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May 7, 2012

The Spiritual Practice of Saying Yes and No

Learning how to respond to life’s many invitations



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I’ve written two books. If I were asked to write a third book, I don’t know if I would say yes or no. I would have to discern. I would have to listen to know what would give me life in this season. Right now, starting a book feels less appealing than the invitation to notice the myriad of transcendencies just out my door. Still, I have said yes to the invitation to write some “shorts” on spiritual practices for Gifted for Leadership. These short articles might leave me time to dabble in the transcendencies. But how did I come to the “yes?”

Saying yes is part of my nature. (Saying no is part of my husband’s nature). I came from the womb saying yes. It is a congenital propensity. My mother says I said yes to everything. Yes to climbing corn cribs; yes to hauling my brother onto farm equipment; yes to putting him under the gasoline spigot; yes to filling his overall pockets with eggs from the chickens. It hasn’t changed. I still don’t want to miss out.

Have you heard of the acronym FOMO? Fear of Missing Out? A chaplain at Harvard told me FOMO accounted for the compulsive busyness of students and faculty. I suspect FOMO fuels more than students and faculty. It fuels “yeses” of every possible ilk. FOMO keeps us at it. We accept every invitation we get. We burn the candle at both ends. We strive, we work, we travel, we win so we can say we’ve been there and done that. We have lived.

Isaiah the prophet had something to say about this nearly three millennia ago:
“Listen, you who are deaf! Look and see, you blind!…You see and recognize what is right but refuse to act on it. You hear with your ears, but you don't really listen.” (Isaiah 42:18-20).

It seems people way back when were so caught up in saying yes that they didn’t really see what they saw or hear what was being said. They missed what life was trying to tell them. When you get invitations, are you afraid of missing out? Do you automatically say yes or no or “I’ll get back to you”? With two small words, yes and no, we make our days. With yes and no we engage, or pull out, or dig in, or do the first thing that pops into our head.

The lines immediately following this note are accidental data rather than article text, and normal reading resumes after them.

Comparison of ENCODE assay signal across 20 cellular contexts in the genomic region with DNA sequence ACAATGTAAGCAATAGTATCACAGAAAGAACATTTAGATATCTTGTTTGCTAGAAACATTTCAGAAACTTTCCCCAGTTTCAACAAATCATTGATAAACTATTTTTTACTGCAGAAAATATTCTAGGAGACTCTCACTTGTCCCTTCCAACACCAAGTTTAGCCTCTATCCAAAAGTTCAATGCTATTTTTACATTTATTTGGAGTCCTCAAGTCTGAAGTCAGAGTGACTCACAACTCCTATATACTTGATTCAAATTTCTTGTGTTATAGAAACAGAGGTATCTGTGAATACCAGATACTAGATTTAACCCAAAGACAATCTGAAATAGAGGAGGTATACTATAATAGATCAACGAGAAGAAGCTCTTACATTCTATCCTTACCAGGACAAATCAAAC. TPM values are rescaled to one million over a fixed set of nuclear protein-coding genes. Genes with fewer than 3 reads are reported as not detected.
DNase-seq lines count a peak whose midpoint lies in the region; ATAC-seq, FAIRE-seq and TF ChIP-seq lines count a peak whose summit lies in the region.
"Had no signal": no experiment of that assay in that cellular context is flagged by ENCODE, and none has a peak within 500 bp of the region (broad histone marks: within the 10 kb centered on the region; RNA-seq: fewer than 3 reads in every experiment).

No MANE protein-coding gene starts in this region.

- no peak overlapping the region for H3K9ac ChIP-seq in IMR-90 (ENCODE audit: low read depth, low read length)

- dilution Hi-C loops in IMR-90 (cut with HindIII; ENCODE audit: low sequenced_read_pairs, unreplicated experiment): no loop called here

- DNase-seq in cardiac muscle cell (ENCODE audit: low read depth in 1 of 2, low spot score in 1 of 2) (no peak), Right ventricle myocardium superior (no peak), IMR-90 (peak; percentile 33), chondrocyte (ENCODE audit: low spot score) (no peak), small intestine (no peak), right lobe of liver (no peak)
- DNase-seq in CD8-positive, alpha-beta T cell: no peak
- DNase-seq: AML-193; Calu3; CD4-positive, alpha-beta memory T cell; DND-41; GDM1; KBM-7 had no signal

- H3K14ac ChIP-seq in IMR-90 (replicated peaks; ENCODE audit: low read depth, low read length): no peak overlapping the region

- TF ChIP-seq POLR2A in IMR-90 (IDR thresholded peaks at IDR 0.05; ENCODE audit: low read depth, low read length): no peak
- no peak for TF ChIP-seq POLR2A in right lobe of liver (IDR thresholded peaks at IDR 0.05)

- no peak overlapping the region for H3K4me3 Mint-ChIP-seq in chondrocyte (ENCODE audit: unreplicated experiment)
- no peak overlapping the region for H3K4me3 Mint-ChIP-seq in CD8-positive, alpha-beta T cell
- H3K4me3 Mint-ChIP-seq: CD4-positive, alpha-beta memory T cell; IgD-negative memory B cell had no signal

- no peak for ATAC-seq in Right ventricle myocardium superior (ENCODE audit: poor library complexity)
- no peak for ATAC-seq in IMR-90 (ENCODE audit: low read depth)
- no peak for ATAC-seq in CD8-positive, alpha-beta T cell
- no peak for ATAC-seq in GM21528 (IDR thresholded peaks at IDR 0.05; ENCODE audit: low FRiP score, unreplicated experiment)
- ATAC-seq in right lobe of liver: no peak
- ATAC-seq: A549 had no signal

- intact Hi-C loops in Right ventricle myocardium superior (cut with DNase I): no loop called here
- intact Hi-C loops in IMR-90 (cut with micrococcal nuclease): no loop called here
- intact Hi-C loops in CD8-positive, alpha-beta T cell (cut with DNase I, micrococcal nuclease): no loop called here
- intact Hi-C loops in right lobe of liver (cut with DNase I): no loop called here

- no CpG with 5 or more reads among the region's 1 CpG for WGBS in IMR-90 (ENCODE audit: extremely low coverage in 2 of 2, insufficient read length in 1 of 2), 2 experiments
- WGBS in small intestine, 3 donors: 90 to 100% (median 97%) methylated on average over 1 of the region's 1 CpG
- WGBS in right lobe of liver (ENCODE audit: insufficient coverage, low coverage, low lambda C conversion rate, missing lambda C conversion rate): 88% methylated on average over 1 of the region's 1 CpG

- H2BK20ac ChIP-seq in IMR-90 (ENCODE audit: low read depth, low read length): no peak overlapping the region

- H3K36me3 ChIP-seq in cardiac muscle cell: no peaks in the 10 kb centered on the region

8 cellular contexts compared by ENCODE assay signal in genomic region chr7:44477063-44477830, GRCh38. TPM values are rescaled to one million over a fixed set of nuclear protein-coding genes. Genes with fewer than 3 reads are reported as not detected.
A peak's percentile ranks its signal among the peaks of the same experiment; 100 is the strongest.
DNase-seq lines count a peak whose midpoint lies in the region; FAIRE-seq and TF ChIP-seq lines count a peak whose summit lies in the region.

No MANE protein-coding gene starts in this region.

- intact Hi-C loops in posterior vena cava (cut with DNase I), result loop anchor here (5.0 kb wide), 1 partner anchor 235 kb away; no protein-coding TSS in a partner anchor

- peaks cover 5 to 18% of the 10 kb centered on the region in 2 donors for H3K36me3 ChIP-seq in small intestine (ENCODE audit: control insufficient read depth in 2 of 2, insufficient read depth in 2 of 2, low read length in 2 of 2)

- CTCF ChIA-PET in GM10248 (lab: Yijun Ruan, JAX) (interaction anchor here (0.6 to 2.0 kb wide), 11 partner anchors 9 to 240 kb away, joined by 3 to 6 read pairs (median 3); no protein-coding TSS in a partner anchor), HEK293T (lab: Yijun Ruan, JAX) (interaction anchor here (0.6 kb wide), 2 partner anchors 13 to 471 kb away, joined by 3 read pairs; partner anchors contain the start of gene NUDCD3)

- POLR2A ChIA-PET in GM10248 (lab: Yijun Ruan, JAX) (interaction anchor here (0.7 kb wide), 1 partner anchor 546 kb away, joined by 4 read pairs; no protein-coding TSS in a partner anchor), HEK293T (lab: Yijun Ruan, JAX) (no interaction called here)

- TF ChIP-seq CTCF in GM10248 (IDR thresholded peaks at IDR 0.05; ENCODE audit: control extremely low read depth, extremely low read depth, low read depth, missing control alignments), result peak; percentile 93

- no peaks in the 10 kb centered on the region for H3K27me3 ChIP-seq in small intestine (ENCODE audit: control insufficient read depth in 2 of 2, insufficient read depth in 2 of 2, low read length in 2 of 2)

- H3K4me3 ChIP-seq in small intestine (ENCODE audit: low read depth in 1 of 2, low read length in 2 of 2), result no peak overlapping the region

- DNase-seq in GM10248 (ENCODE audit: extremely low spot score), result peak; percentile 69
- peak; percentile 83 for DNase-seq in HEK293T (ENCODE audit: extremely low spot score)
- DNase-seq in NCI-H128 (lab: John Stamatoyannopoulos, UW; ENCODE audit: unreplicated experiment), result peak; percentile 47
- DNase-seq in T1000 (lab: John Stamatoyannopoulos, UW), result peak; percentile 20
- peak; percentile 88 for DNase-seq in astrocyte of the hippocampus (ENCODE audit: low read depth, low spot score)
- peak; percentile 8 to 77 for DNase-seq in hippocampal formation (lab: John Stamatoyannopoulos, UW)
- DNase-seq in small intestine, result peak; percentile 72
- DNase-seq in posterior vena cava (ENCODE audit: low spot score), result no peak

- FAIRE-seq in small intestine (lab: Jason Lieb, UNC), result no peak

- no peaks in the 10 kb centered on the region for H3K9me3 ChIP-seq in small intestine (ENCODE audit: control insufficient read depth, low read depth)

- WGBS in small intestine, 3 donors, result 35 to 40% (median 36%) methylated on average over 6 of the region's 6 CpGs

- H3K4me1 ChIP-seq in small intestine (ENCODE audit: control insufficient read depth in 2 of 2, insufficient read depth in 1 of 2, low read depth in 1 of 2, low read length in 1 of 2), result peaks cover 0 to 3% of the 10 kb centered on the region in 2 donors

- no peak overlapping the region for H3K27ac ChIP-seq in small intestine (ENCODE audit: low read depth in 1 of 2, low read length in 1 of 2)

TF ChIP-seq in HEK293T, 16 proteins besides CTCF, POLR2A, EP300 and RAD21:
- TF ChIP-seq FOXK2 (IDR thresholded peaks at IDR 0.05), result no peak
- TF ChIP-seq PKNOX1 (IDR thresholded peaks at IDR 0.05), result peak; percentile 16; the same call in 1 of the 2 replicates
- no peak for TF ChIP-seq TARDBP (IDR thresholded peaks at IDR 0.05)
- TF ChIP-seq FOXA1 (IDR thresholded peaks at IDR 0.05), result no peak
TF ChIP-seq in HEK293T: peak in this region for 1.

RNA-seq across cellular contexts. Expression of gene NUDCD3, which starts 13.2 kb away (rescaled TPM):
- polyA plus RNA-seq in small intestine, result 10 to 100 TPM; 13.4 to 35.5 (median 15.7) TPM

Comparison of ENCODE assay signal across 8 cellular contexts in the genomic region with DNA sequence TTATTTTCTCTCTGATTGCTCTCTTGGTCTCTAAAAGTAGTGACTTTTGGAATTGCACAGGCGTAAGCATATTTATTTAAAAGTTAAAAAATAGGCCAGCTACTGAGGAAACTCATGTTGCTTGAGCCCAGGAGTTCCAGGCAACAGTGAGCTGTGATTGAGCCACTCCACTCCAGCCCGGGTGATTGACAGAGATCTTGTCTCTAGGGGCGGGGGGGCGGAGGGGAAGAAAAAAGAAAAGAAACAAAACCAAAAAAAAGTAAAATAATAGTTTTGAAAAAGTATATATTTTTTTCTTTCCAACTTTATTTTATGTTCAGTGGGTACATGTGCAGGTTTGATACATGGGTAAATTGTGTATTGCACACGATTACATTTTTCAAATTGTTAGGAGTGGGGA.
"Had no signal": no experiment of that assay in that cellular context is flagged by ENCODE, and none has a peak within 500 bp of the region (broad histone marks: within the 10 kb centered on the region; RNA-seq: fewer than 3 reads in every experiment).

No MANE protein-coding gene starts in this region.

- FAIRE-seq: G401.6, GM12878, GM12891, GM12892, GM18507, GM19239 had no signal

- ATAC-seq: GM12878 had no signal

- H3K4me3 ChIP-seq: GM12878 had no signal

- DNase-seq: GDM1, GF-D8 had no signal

Learning when to say yes and no is a spiritual practice. Life is filled with invitations. Some invitations come from God. Other invites come from culture, friends, and our own internal compulsion to not miss out. Of course, not every yes or no has the same weight. Yes, I have to do laundry and fill the car with gas. But there are other choices that require more discernment than needing clean sheets and wheels to get around. Furthermore, I may go with my gut and say yes to one bowl of ice cream—but do I say yes to two? And if I say no to going to the movies this week, does it mean I say no every time?

Jesus said, “Just say a simple, ‘Yes, I will,’ or ‘No, I won't.’ ” (Matthew 5:37). But do you know which you want to say? Jesus didn’t want to say yes to the cross but he did. He didn’t do what came automatically. He listened to God—he discerned that the future of everyone hinged on whether he said yes or no to his father’s agenda.

Learning to say yes and no is a fundamental part of discernment. This week begin to listen to God on the level of yes and no.

1. Notice your default response. Are you addicted to saying yes or no? For instance, do you find it hard to stop saying yes? When I realized that my automatic response was yes, I went on a “no spontaneous yes” binge. I felt I needed remedial help in saying no. So even if the response could be automatic, I’d still say, “I’ll call you back in 60 seconds.” I didn’t do this forever—just long enough to make me aware that I had a choice. I didn’t need to say yes to everything and everyone.

2. Notice what’s going on beneath the surface.
• Do you really want to say yes or no? What’s your motivation?
• Does this yes bring you life or drain it away?
• Does your yes or no lead you into the fruit of the Spirit: love, joy, peace, patience, gentleness, goodness, kindness, faithfulness, and self control?

3. Notice where your yes and no make space in your life for God to show up.
We can get so busy doing good and useful things that we hardly notice that we don’t have time to hang out with God any more. Notice this week where you said yes to God and where you said no. Ask for help to discern what matters.


Adele Ahlberg Calhoun currently co-pastors Redeemer Community in Wellesley, Massachusetts, with her husband, Doug. She is the author of Spiritual Disciplines Handbook: Practices That Transform Us.

Comments

Most of the time, my saying yes has nothing to do with missing out... It's more because I do not want to disappoint the person by saying no (so I squeeze a way out to accomodate their invitation even though it might cost me)

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